Images courtesy of Photos by Heart
Let's by honest. The South is steeped in traditions! Almost every aspect of a Southerners' life reflects some form of a nod to a long past era. Those reflections are present even more so during the wedding planning process. Honoring the traditions of parents and/or grandparents as well as showing respect for the memory of those unable to participate in your wedding day can be difficult.
How best to honor the wishes of parents and/or grandparents to adhere to Southern traditions? What ways are appropriate to respect the memory of those not present for your celebratory day?
There are countless thoughtful, mindful ways to do adhere to tradition without losing your wedding vision. Small ways such as jumping the broom, incorporating memorabilia for table displays, wearing heirloom veils, sewing pieces of a parents favorite clothing into the wedding dress, using pieces of clothing from a lost love one to bind a bouquet (as seen above) as well as wearing a lost love ones jewelry. Other ideas are using colors or flowers that have special memories, leaving a singular flower or boutonniere in a seat at the ceremony, dancing to a favorite song at the reception, hosting the ceremony at a venue that holds special memories or is associated with a love one.
These are all ways to honor the memories of family members as well as continue traditions in ways that do not over take your day and still respects history and family.
Some couples choose to have alcohol-free ceremonies for various reasons, such as but not limited to, religious reasons or mentally/emotional reasons. As family and friends, we are obliged to respect whatever decision a couple makes for their special day.
However, there is an alternative to an alcohol-free ceremony that allows your guests an opportunity to be social and enjoy a delicious, carefully crafted drink in their hand without the alcohol. Mocktails!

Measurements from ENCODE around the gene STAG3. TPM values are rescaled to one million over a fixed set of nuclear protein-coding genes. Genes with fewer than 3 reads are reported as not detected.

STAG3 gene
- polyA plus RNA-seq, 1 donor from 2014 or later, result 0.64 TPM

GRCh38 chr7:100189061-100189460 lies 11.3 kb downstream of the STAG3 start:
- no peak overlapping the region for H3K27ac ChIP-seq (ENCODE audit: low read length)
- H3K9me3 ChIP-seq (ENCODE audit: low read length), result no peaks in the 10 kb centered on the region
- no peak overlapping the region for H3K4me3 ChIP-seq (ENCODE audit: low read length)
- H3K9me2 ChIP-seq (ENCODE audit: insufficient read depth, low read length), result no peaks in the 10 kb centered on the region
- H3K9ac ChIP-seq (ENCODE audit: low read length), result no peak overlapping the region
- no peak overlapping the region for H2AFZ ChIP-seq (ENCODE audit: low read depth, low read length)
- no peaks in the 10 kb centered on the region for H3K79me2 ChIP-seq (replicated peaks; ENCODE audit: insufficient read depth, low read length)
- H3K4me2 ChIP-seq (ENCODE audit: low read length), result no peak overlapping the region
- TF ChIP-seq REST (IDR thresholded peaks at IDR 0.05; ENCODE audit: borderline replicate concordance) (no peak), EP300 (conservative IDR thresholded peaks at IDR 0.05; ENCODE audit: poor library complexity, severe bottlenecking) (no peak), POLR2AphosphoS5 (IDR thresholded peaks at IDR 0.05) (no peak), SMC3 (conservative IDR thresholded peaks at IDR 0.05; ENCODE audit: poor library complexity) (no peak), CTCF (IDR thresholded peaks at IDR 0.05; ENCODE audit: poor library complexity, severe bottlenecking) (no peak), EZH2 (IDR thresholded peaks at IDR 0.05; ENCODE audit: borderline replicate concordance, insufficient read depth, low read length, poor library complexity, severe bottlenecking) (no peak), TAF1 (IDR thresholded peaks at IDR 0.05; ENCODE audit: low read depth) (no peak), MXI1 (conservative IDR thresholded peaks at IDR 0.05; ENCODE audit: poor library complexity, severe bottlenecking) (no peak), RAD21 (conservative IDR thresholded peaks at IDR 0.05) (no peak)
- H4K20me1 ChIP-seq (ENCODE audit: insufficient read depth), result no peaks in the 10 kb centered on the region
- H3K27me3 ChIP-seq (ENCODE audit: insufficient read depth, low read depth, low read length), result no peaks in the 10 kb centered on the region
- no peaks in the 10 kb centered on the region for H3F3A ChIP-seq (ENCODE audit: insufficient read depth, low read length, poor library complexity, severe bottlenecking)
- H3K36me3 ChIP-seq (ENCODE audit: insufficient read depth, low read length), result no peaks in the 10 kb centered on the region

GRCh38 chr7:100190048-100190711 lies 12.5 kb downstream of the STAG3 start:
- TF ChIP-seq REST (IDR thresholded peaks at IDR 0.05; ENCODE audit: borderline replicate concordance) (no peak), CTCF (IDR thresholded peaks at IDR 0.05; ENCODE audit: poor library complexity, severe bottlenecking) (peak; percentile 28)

Mocktails are cocktails inspired beverages containing a mix of fresh fruits and fruit juices with other soft drinks. These drinks can be a healthy alternative to a tradition cocktail all the while respecting the wishes of the couple and not depriving your guests of a fun drink. Mocktails can be created with the couple in mind by a bartending service using ingredients and favors that the couple love; creating a unique custom drink for all to enjoy.
Win, win! Cheers to mocktails! Enjoy!
Giving a wedding gift can be tricky. There are so many variables. How much to spend? Should it be a gift for just him or just her? How long do I have to give it to them?What if I don't want to buy anything on the registry?
Ultimately, you want to give something that is meaningful as well as something that will be useful for the couple. According to Vogue Magazine, in 2016, the average wedding gift for a distant relative was between $75-$100. The price was slightly higher for a close relative. Consider that!
Most people purchase gifts from a wedding registry in the following categories; kitchen, entertaining, bed and bath needs. There are three tips that can help when you are shopping for a wonderful wedding gift.
1. Start early. Once you are aware of where the couple is registered. Check out the registry as early as possible. This allows you and opportunity to view the entire list and make an informed decision on what you can afford to spend on the gift.
2. Buy with a group. If you are apart of a tight knit group of friends or a co-worker is tying the knot, consider forming a group to purchase a large item from the registry. This will offset your overall cost while giving the couple exactly what they asked for.